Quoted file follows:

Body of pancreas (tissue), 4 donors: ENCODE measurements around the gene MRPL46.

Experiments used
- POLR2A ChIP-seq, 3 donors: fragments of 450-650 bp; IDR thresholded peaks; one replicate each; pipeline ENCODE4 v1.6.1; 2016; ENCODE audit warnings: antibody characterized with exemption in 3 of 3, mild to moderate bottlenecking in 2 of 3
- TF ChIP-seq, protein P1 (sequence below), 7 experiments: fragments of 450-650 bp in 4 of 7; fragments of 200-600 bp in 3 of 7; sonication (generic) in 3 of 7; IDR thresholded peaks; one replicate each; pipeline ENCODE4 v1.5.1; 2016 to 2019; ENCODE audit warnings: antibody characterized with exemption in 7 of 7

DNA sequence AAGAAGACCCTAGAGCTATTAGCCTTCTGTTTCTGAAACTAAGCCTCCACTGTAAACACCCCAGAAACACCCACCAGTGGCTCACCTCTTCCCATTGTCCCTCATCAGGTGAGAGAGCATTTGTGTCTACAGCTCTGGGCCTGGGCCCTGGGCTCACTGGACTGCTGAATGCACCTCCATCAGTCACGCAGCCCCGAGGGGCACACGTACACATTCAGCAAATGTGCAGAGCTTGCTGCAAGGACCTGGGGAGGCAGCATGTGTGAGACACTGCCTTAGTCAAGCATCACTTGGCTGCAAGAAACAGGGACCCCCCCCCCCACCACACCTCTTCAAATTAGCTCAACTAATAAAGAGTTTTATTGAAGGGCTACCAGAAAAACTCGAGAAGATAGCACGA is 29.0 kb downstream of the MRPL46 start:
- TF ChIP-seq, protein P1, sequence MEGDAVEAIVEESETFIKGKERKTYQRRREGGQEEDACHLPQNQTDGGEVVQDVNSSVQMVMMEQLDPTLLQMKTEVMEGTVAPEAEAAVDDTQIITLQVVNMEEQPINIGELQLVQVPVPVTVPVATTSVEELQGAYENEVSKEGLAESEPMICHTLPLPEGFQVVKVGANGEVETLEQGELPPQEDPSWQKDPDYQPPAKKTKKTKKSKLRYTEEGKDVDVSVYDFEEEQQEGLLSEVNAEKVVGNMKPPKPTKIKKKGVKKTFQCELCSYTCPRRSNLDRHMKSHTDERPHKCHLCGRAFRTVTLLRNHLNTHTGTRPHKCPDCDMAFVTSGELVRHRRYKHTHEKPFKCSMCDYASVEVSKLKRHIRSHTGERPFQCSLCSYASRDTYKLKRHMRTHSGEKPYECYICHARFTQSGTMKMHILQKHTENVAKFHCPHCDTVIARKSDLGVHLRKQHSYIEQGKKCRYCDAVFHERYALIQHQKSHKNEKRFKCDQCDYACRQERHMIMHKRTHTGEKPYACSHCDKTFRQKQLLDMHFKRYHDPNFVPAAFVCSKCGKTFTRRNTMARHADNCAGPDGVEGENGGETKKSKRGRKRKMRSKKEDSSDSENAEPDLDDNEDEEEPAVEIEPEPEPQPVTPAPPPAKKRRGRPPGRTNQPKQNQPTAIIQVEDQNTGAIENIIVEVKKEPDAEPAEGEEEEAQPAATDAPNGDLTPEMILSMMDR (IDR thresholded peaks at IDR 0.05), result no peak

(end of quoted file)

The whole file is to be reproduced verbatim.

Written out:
Body of pancreas (tissue), 4 donors: ENCODE measurements around the gene MRPL46.

Experiments used
- POLR2A ChIP-seq, 3 donors: fragments of 450-650 bp; IDR thresholded peaks; one replicate each; pipeline ENCODE4 v1.6.1; 2016; ENCODE audit warnings: antibody characterized with exemption in 3 of 3, mild to moderate bottlenecking in 2 of 3
- TF ChIP-seq, protein P1 (sequence below), 7 experiments: fragments of 450-650 bp in 4 of 7; fragments of 200-600 bp in 3 of 7; sonication (generic) in 3 of 7; IDR thresholded peaks; one replicate each; pipeline ENCODE4 v1.5.1; 2016 to 2019; ENCODE audit warnings: antibody characterized with exemption in 7 of 7

DNA sequence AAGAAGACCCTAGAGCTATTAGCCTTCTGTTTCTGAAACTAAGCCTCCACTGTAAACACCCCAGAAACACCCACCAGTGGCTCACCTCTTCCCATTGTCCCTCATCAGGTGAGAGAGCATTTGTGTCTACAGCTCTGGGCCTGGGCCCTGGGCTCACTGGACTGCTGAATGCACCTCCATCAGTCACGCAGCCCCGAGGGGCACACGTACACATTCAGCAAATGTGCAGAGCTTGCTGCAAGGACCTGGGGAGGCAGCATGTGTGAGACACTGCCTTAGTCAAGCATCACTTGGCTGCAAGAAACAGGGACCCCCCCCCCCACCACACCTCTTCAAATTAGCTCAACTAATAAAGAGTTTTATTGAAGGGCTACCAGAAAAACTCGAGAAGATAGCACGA is 29.0 kb downstream of the MRPL46 start:
- TF ChIP-seq, protein P1, sequence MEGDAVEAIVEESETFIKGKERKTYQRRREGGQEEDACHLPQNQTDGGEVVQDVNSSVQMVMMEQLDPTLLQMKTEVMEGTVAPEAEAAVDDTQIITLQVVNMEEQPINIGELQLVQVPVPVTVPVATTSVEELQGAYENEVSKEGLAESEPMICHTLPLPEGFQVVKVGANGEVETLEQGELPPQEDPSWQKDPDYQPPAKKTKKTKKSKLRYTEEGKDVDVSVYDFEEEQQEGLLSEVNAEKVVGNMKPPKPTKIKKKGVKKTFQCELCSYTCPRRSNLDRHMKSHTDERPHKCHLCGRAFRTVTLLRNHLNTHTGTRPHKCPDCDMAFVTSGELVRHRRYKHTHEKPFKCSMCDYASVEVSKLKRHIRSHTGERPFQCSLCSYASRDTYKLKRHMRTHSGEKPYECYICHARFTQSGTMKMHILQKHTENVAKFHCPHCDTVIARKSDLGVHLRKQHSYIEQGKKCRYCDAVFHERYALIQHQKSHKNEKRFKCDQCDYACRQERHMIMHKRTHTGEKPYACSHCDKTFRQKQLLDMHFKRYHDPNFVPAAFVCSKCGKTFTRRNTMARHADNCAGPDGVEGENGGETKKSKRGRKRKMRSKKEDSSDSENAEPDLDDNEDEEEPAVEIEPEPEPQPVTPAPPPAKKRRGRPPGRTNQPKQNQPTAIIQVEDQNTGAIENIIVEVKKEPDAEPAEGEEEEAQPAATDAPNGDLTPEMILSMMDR (IDR thresholded peaks at IDR 0.05), result no peak